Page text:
Anglo flags ongoing combustion risk at Grosvenor mine
A SECOND underground blast is believed to have occurred at Anglo American's Grosvenor Mine a month after the May 6 explosion that injured five workers.
A company spokeswoman said no workers were underground when the incident occurred following its decision to withdraw personnel last month.
"An elevated reading that occurred on June 8 may have been an indicator of a brief ignition event, but while underground access at the mine has remained, this has not been able to be confirmed," she said.
"The steps we are taking to address the coal oxidisation and heating risk at Grosvenor are tracking as expected, and we believe that the oxidation in the goaf is currently under control."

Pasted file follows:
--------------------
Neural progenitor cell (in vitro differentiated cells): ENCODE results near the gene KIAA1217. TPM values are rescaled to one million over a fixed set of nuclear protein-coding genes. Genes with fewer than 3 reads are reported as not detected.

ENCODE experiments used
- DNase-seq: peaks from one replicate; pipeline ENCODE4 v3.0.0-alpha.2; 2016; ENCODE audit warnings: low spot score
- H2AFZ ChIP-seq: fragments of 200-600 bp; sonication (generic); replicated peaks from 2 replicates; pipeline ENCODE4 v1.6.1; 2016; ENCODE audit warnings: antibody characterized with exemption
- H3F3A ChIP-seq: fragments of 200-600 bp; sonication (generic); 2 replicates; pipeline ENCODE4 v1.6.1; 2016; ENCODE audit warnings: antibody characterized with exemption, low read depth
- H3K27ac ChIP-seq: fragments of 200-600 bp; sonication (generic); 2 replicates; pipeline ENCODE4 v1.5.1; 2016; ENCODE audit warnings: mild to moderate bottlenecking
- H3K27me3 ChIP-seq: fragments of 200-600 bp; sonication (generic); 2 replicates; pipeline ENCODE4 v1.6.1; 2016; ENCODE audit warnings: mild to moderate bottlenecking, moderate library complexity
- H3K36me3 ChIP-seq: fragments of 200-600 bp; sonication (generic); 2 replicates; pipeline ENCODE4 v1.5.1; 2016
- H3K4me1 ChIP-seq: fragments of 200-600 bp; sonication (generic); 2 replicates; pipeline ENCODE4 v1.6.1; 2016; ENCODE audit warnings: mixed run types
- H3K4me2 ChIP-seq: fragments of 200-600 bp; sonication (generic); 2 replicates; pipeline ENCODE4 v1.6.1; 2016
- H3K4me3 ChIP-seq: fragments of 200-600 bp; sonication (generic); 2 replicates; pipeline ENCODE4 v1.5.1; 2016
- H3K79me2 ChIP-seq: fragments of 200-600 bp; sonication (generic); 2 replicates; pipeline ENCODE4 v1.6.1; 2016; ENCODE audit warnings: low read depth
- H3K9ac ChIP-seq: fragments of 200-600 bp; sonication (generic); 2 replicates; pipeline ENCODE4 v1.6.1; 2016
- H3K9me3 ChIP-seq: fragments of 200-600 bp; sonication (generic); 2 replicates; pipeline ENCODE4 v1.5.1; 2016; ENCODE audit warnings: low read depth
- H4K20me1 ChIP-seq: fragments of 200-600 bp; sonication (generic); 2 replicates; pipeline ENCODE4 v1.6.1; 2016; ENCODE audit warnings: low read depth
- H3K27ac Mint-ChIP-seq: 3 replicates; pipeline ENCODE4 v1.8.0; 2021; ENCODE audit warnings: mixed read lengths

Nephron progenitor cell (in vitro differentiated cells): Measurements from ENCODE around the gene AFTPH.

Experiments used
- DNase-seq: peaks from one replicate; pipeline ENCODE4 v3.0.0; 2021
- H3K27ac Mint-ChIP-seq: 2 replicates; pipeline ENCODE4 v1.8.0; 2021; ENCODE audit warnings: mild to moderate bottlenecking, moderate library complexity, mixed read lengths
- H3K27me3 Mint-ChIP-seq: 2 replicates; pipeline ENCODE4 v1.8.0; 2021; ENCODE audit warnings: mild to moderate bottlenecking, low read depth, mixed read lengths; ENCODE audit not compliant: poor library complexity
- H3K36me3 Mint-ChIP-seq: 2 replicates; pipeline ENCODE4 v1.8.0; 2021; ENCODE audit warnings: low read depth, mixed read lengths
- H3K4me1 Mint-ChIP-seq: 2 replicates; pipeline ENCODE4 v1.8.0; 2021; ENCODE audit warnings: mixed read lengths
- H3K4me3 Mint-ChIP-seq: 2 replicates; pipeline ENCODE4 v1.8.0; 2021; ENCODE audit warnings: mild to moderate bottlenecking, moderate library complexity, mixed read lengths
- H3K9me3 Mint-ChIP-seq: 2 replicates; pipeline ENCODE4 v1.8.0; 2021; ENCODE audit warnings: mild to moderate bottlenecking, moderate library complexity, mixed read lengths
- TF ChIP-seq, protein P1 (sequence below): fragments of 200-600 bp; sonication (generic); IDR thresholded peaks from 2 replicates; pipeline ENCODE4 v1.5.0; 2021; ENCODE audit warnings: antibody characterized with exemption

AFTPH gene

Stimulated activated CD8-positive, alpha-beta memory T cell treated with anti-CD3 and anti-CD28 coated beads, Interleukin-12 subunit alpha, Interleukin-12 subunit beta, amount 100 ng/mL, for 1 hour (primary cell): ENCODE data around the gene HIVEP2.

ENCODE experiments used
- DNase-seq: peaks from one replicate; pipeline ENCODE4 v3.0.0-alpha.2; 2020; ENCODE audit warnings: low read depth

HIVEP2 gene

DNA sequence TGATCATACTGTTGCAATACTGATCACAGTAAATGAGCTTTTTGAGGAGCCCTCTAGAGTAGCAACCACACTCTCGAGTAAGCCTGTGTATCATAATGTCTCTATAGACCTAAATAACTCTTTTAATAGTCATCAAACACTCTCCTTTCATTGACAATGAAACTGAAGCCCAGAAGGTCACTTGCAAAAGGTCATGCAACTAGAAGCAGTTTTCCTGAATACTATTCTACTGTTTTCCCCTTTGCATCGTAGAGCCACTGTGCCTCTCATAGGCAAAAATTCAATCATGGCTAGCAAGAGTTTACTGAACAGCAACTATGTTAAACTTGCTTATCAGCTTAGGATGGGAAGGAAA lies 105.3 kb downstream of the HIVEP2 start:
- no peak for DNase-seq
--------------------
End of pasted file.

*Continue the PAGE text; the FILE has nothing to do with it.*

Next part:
But it was only revealed this week that a potential explosion may have occurred on this date.
Last month, the company spokeswoman said the suspension of longwall mining over time elevated the risk of spontaneous combustion, due to the oxidation of the coal in the longwall goaf environment.
She said this risk was very low during normal longwall mining operations.
A Queensland Mines Inspectorate spokeswoman said Anglo American notified them of a suspected ignition of methane on June 8 at Grosvenor mine.
"This matter is the subject of QMI investigation and potentially, the board of inquiry's consideration," she said.
Five workers were seriously injured during the May 6 explosion, and one has since been released from hospital.